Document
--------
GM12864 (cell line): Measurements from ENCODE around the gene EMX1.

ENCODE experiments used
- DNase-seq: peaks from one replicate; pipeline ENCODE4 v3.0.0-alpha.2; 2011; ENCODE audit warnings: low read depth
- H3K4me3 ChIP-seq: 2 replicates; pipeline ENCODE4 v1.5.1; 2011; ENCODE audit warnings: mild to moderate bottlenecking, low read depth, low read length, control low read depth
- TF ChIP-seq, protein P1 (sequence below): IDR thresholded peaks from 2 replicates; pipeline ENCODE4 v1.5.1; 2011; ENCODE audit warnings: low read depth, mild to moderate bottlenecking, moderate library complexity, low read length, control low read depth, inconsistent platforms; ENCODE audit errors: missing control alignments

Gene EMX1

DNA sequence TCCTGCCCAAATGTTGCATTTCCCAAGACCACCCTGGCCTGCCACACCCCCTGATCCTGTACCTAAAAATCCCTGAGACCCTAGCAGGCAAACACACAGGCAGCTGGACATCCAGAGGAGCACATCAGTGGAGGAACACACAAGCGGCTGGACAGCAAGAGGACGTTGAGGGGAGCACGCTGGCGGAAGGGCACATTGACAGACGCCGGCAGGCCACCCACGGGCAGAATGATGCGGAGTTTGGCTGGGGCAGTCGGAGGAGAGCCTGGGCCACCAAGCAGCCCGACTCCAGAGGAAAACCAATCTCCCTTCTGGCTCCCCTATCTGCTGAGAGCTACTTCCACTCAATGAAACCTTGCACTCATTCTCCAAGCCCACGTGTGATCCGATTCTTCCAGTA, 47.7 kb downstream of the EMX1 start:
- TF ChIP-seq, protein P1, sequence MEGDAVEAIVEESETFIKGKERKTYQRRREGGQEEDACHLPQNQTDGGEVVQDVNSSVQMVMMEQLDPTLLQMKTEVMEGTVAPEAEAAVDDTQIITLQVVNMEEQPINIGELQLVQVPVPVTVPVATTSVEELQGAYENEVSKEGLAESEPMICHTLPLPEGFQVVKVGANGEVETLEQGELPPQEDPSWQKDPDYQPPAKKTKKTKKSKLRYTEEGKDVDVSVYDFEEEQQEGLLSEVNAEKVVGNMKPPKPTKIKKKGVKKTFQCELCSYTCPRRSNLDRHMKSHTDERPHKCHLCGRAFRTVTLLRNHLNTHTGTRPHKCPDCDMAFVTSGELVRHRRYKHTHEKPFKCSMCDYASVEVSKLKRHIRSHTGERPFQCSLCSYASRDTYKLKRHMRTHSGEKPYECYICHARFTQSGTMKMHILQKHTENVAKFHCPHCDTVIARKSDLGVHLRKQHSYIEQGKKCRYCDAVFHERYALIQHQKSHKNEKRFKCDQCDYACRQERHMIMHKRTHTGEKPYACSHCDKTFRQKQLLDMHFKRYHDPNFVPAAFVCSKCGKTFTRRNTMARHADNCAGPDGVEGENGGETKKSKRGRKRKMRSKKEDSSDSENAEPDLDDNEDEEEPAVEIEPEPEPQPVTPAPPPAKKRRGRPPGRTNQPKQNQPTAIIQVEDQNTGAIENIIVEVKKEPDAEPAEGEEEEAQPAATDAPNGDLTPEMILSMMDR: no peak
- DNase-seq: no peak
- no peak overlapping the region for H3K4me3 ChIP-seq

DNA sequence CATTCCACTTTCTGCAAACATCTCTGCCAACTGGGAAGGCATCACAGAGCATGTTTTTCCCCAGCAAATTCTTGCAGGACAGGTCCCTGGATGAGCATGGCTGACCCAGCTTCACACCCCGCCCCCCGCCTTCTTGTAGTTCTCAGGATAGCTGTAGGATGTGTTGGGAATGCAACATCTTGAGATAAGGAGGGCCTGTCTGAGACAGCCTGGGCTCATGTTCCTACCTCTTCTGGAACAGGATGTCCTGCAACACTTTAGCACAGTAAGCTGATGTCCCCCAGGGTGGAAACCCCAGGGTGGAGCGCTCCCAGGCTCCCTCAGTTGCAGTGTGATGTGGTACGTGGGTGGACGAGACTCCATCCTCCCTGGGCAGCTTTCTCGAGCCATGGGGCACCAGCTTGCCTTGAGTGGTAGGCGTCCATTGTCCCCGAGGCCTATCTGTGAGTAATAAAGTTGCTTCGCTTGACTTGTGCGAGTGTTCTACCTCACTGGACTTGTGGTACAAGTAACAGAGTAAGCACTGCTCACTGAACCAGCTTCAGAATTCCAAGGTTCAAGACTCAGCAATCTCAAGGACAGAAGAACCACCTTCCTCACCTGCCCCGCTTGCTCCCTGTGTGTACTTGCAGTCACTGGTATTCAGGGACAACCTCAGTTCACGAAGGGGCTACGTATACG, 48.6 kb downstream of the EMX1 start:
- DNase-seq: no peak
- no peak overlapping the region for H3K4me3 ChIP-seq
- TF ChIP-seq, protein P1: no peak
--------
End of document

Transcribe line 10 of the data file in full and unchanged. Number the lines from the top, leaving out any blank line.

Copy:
- no peak overlapping the region for H3K4me3 ChIP-seq